ENQUIRER. You just said that the SPIRITUAL EGO was omniscient. Where, then, is that vaunted omniscience during his Devachanic life, as you call it?
THEOSOPHIST. During that time it is latent and potential, because, first of all, the Spiritual Ego (the compound of Buddhi-Manas) is not the HIGHER SELF, which being one with the Universal Soul or Mind is alone omniscient; and, secondly, because Devachan is the idealized continuation of the terrestrial life just left behind, a period of retributive adjustment, and a reward for unmerited wrongs and sufferings undergone in that special life. It is omniscient only potentially in Devachan, and de facto exclusively in Nirvana, when the Ego is merged in the Universal Mind-Soul. Yet it rebecomes quasi omniscient during those hours on earth when certain abnormal conditions and physiological changes in the body make the Ego free from the trammels of matter. Thus the examples cited above of somnambulists, a poor servant speaking Hebrew, and another playing the violin, give you an illustration of the case in point. This does not mean that the explanations of these two facts offered us by medical science have no truth in them, for one girl had, years before, heard her master, a clergyman, read Hebrew works aloud, and the other had heard an artist playing a violin at their farm. But neither could have done so as perfectly as they did had they not been ensouled by THAT which, owing to the sameness of its nature with the Universal Mind, is omniscient. Here the higher principle acted on the Skandhas and moved them; in the other, the personality being paralysed, the individuality manifested itself. Pray do not confuse the two.
ON INDIVIDUALITY AND PERSONALITY. (6)
ENQUIRER. But what is the difference between the two? I confess that I am still in the dark. Indeed it is just that difference, then, that you cannot impress too much on our minds.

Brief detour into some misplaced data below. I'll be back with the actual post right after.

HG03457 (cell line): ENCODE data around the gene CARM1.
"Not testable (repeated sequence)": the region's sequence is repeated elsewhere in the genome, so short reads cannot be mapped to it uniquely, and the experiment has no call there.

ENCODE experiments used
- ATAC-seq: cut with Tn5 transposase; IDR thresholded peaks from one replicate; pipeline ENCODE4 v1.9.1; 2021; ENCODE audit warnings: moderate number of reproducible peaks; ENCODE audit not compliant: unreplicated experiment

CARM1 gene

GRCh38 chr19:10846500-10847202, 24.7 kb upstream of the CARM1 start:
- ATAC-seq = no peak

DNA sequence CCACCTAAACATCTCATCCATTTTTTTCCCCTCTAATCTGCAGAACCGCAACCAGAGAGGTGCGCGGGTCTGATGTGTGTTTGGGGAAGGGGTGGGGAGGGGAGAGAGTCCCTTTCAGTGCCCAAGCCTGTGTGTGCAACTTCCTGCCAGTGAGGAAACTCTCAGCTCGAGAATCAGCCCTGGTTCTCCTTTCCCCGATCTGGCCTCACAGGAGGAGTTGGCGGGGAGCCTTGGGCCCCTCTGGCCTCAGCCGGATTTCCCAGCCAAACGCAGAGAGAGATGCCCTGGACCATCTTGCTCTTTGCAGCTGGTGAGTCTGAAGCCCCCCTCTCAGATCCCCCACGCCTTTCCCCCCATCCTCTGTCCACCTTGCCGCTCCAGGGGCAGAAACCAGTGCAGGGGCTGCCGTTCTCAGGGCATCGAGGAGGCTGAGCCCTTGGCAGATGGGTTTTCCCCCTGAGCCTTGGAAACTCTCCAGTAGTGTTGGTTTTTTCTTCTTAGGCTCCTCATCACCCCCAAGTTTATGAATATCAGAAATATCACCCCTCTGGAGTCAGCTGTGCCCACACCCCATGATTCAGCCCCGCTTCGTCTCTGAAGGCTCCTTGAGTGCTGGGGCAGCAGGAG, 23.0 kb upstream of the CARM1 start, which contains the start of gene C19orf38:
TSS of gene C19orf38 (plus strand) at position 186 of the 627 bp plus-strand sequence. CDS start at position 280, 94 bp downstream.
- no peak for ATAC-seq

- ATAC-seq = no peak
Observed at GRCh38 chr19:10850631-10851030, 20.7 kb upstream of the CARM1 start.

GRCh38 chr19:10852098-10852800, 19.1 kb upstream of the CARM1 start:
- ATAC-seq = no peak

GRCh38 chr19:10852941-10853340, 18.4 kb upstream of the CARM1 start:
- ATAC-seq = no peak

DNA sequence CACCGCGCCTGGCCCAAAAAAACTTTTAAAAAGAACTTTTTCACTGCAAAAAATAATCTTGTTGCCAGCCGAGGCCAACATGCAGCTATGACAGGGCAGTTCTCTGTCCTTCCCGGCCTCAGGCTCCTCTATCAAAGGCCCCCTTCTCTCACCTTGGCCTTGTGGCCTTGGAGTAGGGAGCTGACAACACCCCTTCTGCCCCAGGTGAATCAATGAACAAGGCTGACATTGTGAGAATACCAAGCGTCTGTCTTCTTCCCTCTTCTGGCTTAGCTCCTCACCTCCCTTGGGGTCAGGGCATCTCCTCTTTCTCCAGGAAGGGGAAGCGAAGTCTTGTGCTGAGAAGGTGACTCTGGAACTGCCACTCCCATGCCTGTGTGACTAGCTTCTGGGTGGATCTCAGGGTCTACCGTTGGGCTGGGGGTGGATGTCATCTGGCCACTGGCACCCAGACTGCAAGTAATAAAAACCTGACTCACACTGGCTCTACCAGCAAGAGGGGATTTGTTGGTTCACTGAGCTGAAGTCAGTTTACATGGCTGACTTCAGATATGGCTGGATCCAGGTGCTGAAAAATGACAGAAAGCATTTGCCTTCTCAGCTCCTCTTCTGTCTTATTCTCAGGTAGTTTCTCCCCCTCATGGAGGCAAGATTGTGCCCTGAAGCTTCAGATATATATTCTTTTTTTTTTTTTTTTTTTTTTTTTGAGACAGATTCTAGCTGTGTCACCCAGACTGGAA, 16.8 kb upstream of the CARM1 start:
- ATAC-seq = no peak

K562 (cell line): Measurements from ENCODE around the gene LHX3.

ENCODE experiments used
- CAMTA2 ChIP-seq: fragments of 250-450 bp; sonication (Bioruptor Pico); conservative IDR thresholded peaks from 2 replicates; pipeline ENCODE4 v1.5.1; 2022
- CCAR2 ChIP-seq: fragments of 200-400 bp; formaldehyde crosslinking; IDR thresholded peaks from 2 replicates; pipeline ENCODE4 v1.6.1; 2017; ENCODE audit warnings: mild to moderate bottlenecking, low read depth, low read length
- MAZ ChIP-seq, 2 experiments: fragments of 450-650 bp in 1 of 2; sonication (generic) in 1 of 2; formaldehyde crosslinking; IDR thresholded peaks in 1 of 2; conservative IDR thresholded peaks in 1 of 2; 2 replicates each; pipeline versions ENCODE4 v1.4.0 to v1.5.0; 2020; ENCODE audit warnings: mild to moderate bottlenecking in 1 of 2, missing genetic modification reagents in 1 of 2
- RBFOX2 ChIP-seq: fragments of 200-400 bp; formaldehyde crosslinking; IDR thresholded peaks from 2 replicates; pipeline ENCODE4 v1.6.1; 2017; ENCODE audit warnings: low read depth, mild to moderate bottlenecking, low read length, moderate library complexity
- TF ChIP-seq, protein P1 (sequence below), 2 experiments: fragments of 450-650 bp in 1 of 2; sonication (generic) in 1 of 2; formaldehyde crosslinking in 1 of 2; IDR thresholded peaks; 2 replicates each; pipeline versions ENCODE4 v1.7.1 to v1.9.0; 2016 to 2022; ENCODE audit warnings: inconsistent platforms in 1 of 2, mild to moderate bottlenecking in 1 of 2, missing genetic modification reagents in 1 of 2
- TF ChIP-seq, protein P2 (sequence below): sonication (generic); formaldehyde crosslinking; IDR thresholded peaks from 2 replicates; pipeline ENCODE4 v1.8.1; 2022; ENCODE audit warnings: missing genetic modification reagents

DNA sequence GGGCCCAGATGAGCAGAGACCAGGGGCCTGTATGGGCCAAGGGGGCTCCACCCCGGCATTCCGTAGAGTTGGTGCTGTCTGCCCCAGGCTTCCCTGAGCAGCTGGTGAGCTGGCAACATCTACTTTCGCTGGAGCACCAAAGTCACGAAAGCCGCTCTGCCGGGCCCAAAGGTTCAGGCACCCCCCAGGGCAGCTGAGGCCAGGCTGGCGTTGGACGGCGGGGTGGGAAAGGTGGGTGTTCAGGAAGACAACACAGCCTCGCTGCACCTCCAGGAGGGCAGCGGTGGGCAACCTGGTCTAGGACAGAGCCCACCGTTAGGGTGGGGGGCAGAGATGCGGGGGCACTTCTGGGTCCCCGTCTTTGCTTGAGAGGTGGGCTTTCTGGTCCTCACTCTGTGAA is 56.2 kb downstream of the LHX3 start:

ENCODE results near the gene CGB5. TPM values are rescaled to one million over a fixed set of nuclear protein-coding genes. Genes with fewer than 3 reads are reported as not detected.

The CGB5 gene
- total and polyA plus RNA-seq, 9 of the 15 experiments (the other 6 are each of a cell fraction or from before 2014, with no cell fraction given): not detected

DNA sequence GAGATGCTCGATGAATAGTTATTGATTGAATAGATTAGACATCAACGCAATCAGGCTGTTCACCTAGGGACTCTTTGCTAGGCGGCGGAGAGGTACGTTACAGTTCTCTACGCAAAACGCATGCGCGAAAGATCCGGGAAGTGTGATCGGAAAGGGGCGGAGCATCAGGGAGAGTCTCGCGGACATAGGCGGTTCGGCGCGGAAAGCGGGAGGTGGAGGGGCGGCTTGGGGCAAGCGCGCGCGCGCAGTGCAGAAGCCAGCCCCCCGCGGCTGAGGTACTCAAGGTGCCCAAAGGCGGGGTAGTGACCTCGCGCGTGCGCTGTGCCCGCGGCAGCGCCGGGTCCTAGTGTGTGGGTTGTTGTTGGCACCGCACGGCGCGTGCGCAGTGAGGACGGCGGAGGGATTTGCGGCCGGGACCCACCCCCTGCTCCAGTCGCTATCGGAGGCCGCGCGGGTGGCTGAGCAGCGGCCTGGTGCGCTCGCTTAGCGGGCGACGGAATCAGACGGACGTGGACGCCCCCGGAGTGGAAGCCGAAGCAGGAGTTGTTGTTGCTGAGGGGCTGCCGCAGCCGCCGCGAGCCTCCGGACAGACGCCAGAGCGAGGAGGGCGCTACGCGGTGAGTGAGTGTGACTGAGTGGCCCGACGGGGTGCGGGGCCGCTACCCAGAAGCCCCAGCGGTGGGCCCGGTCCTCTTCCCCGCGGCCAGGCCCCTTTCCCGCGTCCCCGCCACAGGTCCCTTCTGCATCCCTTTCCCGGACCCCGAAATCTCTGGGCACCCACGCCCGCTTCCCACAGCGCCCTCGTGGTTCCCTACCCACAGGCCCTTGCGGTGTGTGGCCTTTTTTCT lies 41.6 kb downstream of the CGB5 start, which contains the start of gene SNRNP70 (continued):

THEOSOPHIST. I try to; but alas, it is harder with some than to make them feel a reverence for childish impossibilities, only because they are orthodox, and because orthodoxy is respectable. To understand the idea well, you have to first study the dual sets of "principles": the spiritual, or those which belong to the imperishable Ego; and the material, or those principles which make up the ever-changing bodies or the series of personalities of that Ego. Let us fix permanent names to these, and say that: --
Atma, the "Higher Self," is neither your Spirit nor mine, but like sunlight shines on all. It is the universally diffused "divine principle," and is inseparable from its one and absolute Meta-Spirit, as the sunbeam is inseparable from sunlight.
Buddhi (the spiritual soul) is only its vehicle. Neither each separately, nor the two collectively, are of any more use to the body of man, than sunlight and its beams are for a mass of granite buried in the earth, unless the divine Duad is assimilated by, and reflected in, some consciousness. Neither Atma nor Buddhi are ever reached by Karma, because the former is the highest aspect of Karma, its working agent of ITSELF in one aspect, and the other is unconscious on this plane. This consciousness or mind is,
ENQUIRER. But is this just? Why should this Ego receive punishment as the result of deeds which it has forgotten?
THEOSOPHIST. It has not forgotten them; it knows and remembers its misdeeds as well as you remember what you have done yesterday. Is it because the memory of that bundle of physical compounds called "body" does not recollect what its predecessor (the personality that was) did, that you imagine that the real Ego has forgotten them? As well say it is unjust that the new boots on the feet of a boy, who is flogged for stealing apples, should be punished for that which they know nothing of.
ENQUIRER. But are there no modes of communication between the Spiritual and human consciousness or memory?
THEOSOPHIST. Of course there are; but they have never been recognised by your scientific modern psychologists. To what do you attribute intuition, the "voice of the conscience," premonitions, vague undefined reminiscences, etc., etc., if not to such communications? Would that the majority of educated men, at least, had the fine spiritual perceptions of Coleridge, who shows how intuitional he is in some of his comments. Hear what he says with respect to the probability that "all thoughts are in themselves imperishable." "If the intelligent faculty (sudden 'revivals' of memory) should be rendered more comprehensive, it would require only a different and appropriate organization, the body celestial instead of the body terrestrial, to bring before every human soul the collective experience of its whole past existence (existences, rather)." And this body celestial is our Manasic EGO.